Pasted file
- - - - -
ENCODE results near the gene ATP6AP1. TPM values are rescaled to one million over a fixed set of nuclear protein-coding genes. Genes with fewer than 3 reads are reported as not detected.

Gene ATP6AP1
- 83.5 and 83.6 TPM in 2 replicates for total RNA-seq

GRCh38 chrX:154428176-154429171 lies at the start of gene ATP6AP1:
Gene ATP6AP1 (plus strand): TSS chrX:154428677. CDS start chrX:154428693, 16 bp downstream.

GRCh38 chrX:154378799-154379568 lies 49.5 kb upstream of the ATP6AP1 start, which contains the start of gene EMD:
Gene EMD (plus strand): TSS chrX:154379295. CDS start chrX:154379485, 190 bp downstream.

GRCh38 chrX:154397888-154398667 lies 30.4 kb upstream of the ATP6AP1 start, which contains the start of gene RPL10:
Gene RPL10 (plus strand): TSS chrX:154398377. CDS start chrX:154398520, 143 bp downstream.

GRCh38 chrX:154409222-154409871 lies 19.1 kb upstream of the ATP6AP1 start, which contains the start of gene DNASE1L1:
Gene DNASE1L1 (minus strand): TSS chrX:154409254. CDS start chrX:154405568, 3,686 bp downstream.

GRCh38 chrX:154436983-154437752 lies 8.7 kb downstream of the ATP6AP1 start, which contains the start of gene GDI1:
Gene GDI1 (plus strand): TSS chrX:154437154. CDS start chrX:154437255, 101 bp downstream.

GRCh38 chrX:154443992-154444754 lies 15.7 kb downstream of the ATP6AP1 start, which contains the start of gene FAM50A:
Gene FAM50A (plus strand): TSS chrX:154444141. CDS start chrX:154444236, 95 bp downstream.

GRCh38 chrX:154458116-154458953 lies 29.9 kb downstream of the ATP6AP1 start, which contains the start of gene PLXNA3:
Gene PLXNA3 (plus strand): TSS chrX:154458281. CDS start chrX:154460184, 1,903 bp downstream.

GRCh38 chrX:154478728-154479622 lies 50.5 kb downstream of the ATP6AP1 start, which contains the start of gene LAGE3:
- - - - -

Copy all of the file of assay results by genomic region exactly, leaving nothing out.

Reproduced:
ENCODE results near the gene ATP6AP1. TPM values are rescaled to one million over a fixed set of nuclear protein-coding genes. Genes with fewer than 3 reads are reported as not detected.

Gene ATP6AP1
- 83.5 and 83.6 TPM in 2 replicates for total RNA-seq

GRCh38 chrX:154428176-154429171 lies at the start of gene ATP6AP1:
Gene ATP6AP1 (plus strand): TSS chrX:154428677. CDS start chrX:154428693, 16 bp downstream.

GRCh38 chrX:154378799-154379568 lies 49.5 kb upstream of the ATP6AP1 start, which contains the start of gene EMD:
Gene EMD (plus strand): TSS chrX:154379295. CDS start chrX:154379485, 190 bp downstream.

GRCh38 chrX:154397888-154398667 lies 30.4 kb upstream of the ATP6AP1 start, which contains the start of gene RPL10:
Gene RPL10 (plus strand): TSS chrX:154398377. CDS start chrX:154398520, 143 bp downstream.

GRCh38 chrX:154409222-154409871 lies 19.1 kb upstream of the ATP6AP1 start, which contains the start of gene DNASE1L1:
Gene DNASE1L1 (minus strand): TSS chrX:154409254. CDS start chrX:154405568, 3,686 bp downstream.

GRCh38 chrX:154436983-154437752 lies 8.7 kb downstream of the ATP6AP1 start, which contains the start of gene GDI1:
Gene GDI1 (plus strand): TSS chrX:154437154. CDS start chrX:154437255, 101 bp downstream.

GRCh38 chrX:154443992-154444754 lies 15.7 kb downstream of the ATP6AP1 start, which contains the start of gene FAM50A:
Gene FAM50A (plus strand): TSS chrX:154444141. CDS start chrX:154444236, 95 bp downstream.

GRCh38 chrX:154458116-154458953 lies 29.9 kb downstream of the ATP6AP1 start, which contains the start of gene PLXNA3:
Gene PLXNA3 (plus strand): TSS chrX:154458281. CDS start chrX:154460184, 1,903 bp downstream.

GRCh38 chrX:154478728-154479622 lies 50.5 kb downstream of the ATP6AP1 start, which contains the start of gene LAGE3: